Requesting another form of ID, Sacrey only had her provincial health card which she presented with her vaccine passport.
“And she said no you can travel with this it’s fine, just get your driver’s license renewed when you get back. I said ‘are you sure it will be fine flying to and from?’ and she said yeah, it’s Canadian laws, you can travel with your vaccine passport and Alberta health care card’’, says Sacrey.
But when she arrived at Pearson, she was asked to step out of the line at the checkin counter.
“I said no, listen, I don’t live here. I’m not from here. And she said ‘Well it looks like to me you’re going to have to drive home’. I had to work the next day. I was just devastated”.
While an Ontario health card is valid as a single piece of photo ID for national travel, Sacrey’s Alberta health card does not contain a photo, requiring her to provide a second piece of ID that is listed under Public Safety Canada regulations. And while she presented her provincially issued vaccine passport that displayed her personal information, the document is not listed under Public Safety Canada regulations as acceptable documents.
“They said no, it’s your mistake. You did this. You’re just going to have to stay there and wait until someone mails you your passport”, describes the Fort McMurray resident, who put her faith in the information the Flair agent in Alberta had told her.
“There was no common decency. It’s fine that it was my mistake but the way they handled the situation we will never fly Flair again”.
Sacrey’s husband approached a WestJet agent explaining the situation. After reviewing her pieces of ID, they informed the pair that she could board a flight home with their airline. And like Conway and Oppers, she too was denied reimbursement after contacting Flair about what their experiences.
“These situations are unfortunate. We regret that the passengers may have received conflicting information, and we will review the specific cases”, writes a Flair spokesperson in a statement to CityNews.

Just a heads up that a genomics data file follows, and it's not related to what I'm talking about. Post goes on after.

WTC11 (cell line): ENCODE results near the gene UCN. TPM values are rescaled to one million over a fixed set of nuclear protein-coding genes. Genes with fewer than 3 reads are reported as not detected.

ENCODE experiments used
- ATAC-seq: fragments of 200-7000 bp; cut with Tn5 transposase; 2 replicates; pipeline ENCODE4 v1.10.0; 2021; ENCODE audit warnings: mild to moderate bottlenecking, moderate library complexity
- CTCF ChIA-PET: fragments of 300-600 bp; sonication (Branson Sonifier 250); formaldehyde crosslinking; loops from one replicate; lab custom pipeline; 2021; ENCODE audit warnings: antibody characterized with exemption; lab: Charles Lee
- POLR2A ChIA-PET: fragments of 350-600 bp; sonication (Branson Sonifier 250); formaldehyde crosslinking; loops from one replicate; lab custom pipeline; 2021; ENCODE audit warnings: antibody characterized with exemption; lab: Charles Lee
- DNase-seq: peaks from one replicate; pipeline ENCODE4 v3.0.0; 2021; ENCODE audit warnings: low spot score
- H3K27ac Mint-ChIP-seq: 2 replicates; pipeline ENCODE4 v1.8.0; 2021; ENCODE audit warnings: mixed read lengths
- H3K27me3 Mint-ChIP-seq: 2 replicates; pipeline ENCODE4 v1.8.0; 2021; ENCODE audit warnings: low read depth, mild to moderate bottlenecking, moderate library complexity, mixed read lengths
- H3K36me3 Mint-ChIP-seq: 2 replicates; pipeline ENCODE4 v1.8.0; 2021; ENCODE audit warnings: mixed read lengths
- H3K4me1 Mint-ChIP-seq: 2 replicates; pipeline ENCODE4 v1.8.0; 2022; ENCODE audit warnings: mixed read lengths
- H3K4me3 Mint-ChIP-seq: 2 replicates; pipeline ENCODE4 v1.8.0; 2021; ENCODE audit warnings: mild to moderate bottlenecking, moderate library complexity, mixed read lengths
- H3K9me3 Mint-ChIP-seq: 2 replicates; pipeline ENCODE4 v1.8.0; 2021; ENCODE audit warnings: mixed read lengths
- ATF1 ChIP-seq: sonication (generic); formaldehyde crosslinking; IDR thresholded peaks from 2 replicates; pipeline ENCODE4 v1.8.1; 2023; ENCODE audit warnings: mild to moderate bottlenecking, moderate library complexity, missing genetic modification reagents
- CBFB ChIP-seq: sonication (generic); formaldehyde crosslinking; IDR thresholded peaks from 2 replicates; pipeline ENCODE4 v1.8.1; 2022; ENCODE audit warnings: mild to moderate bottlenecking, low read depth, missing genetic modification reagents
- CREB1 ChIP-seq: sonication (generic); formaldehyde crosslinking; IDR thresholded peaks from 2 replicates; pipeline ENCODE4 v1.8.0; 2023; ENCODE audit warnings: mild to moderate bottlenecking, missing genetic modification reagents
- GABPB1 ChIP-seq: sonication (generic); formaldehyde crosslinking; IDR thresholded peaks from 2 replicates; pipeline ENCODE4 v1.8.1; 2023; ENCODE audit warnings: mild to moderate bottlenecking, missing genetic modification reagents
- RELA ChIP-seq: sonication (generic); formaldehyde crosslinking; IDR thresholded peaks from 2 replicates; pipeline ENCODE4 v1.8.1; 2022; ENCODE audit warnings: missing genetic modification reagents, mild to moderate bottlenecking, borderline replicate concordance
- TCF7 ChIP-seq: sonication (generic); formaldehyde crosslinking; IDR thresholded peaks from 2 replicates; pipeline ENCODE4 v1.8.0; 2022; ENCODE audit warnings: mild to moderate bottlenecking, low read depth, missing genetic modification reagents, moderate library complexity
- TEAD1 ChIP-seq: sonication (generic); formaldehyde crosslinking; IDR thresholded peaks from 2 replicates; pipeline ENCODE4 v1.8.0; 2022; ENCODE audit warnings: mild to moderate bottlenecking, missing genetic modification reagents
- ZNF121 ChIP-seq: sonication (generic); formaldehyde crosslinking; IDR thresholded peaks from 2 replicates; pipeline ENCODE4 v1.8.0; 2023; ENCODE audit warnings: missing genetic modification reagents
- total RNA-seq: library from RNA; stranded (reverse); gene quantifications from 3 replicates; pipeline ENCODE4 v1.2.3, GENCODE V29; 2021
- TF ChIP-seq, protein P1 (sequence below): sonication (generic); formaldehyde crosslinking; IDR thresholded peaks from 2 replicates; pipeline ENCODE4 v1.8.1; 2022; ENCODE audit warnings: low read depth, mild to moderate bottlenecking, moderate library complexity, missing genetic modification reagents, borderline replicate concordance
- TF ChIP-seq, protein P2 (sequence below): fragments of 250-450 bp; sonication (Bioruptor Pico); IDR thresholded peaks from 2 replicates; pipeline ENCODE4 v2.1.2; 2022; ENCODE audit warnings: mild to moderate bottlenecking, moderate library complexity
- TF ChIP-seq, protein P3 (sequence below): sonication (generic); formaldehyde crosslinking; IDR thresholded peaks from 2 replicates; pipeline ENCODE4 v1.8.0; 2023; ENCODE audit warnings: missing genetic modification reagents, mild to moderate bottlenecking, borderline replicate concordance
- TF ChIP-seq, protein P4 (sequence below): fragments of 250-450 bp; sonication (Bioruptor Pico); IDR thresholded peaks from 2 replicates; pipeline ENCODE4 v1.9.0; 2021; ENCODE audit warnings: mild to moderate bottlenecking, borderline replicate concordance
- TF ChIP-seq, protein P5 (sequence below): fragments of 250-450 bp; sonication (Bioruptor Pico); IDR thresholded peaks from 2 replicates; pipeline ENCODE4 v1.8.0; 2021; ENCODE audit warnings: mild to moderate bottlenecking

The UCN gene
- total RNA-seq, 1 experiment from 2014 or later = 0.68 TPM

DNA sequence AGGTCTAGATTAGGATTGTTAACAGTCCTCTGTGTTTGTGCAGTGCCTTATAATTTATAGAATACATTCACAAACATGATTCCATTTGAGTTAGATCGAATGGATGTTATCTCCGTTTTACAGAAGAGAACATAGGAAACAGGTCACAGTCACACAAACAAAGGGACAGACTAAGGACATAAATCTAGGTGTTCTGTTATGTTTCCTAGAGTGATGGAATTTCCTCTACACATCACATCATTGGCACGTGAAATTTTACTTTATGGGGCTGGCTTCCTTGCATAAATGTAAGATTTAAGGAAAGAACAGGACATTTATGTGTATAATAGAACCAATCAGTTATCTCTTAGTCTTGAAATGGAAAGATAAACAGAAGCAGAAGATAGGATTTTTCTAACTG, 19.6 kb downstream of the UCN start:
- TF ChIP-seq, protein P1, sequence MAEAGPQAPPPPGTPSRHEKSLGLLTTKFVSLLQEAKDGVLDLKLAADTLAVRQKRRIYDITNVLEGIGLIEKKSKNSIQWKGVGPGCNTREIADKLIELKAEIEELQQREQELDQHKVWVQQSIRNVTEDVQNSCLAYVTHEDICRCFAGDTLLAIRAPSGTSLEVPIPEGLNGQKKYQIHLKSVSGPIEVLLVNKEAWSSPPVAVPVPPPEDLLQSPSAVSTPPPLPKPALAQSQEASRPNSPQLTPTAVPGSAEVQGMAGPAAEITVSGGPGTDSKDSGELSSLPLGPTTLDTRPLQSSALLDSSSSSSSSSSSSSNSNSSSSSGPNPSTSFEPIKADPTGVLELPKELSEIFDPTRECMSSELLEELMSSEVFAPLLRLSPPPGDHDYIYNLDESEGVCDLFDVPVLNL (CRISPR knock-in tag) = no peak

“Where Flair has erred, it will try to make it right. The onus of providing valid travel identification is on the passenger, pursuant to the publicly available information on the airline website and by Transport Canada. There are a several valid types of identification for travel.”
CityNews sent a copy of the Service Ontario form to Transport Canada inquiring whether or not it was valid to board domestic flights, a spokesperson from the agency did not address the form but only reiterated the information posted on the Public Safety Canada page.
According to the Ministry of Public and Business Service Delivery the transaction record provided at the end of the process can be used to access Ontario health services.
“Transaction records are familiar to health care providers and show the card number and current version code. These can be used in lieu of the original health card to access insured health services, while waiting for the health card to arrive”, writes Issues Management and Media Relations Manager, Matteo Guinci in an email to CityNews.
While it’s confirmed that these transaction documents can be used in lieu of the original health card for admittance of health services in Ontario, it is still unclear if they’re accepted in lieu of the original health card for other services like domestic travel, as it continues to be accepted by some airline staff and not others.